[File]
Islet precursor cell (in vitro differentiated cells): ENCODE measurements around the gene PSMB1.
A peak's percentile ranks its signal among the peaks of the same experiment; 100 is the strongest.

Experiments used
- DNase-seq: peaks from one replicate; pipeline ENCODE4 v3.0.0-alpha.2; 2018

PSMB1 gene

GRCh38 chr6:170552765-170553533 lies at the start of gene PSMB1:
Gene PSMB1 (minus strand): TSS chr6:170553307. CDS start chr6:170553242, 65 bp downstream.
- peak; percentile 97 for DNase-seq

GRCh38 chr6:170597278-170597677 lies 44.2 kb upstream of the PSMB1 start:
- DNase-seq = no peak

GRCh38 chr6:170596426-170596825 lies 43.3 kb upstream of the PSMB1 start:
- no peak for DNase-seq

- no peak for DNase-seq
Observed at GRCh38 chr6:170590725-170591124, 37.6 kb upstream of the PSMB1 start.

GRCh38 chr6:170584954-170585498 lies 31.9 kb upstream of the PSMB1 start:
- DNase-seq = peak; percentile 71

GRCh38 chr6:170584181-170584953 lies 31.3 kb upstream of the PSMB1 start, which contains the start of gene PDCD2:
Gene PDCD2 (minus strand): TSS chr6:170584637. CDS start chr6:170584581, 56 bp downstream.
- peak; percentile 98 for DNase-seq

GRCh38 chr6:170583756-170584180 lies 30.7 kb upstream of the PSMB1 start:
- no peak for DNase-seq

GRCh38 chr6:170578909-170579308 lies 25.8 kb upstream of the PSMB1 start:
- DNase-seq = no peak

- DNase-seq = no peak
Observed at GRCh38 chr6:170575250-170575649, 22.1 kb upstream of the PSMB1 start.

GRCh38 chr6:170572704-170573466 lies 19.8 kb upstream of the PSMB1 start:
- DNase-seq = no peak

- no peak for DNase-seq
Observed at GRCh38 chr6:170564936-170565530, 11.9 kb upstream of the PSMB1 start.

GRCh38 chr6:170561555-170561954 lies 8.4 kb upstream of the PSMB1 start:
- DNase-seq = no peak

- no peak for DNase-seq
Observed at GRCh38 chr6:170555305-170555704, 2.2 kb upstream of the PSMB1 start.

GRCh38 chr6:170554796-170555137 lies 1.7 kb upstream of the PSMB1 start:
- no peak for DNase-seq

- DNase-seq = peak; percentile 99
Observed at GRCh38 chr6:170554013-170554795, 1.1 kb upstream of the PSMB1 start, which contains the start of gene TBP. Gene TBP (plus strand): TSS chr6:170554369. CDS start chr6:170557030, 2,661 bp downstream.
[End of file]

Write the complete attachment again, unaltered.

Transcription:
Islet precursor cell (in vitro differentiated cells): ENCODE measurements around the gene PSMB1.
A peak's percentile ranks its signal among the peaks of the same experiment; 100 is the strongest.

Experiments used
- DNase-seq: peaks from one replicate; pipeline ENCODE4 v3.0.0-alpha.2; 2018

PSMB1 gene

GRCh38 chr6:170552765-170553533 lies at the start of gene PSMB1:
Gene PSMB1 (minus strand): TSS chr6:170553307. CDS start chr6:170553242, 65 bp downstream.
- peak; percentile 97 for DNase-seq

GRCh38 chr6:170597278-170597677 lies 44.2 kb upstream of the PSMB1 start:
- DNase-seq = no peak

GRCh38 chr6:170596426-170596825 lies 43.3 kb upstream of the PSMB1 start:
- no peak for DNase-seq

- no peak for DNase-seq
Observed at GRCh38 chr6:170590725-170591124, 37.6 kb upstream of the PSMB1 start.

GRCh38 chr6:170584954-170585498 lies 31.9 kb upstream of the PSMB1 start:
- DNase-seq = peak; percentile 71

GRCh38 chr6:170584181-170584953 lies 31.3 kb upstream of the PSMB1 start, which contains the start of gene PDCD2:
Gene PDCD2 (minus strand): TSS chr6:170584637. CDS start chr6:170584581, 56 bp downstream.
- peak; percentile 98 for DNase-seq

GRCh38 chr6:170583756-170584180 lies 30.7 kb upstream of the PSMB1 start:
- no peak for DNase-seq

GRCh38 chr6:170578909-170579308 lies 25.8 kb upstream of the PSMB1 start:
- DNase-seq = no peak

- DNase-seq = no peak
Observed at GRCh38 chr6:170575250-170575649, 22.1 kb upstream of the PSMB1 start.

GRCh38 chr6:170572704-170573466 lies 19.8 kb upstream of the PSMB1 start:
- DNase-seq = no peak

- no peak for DNase-seq
Observed at GRCh38 chr6:170564936-170565530, 11.9 kb upstream of the PSMB1 start.

GRCh38 chr6:170561555-170561954 lies 8.4 kb upstream of the PSMB1 start:
- DNase-seq = no peak

- no peak for DNase-seq
Observed at GRCh38 chr6:170555305-170555704, 2.2 kb upstream of the PSMB1 start.

GRCh38 chr6:170554796-170555137 lies 1.7 kb upstream of the PSMB1 start:
- no peak for DNase-seq

- DNase-seq = peak; percentile 99
Observed at GRCh38 chr6:170554013-170554795, 1.1 kb upstream of the PSMB1 start, which contains the start of gene TBP. Gene TBP (plus strand): TSS chr6:170554369. CDS start chr6:170557030, 2,661 bp downstream.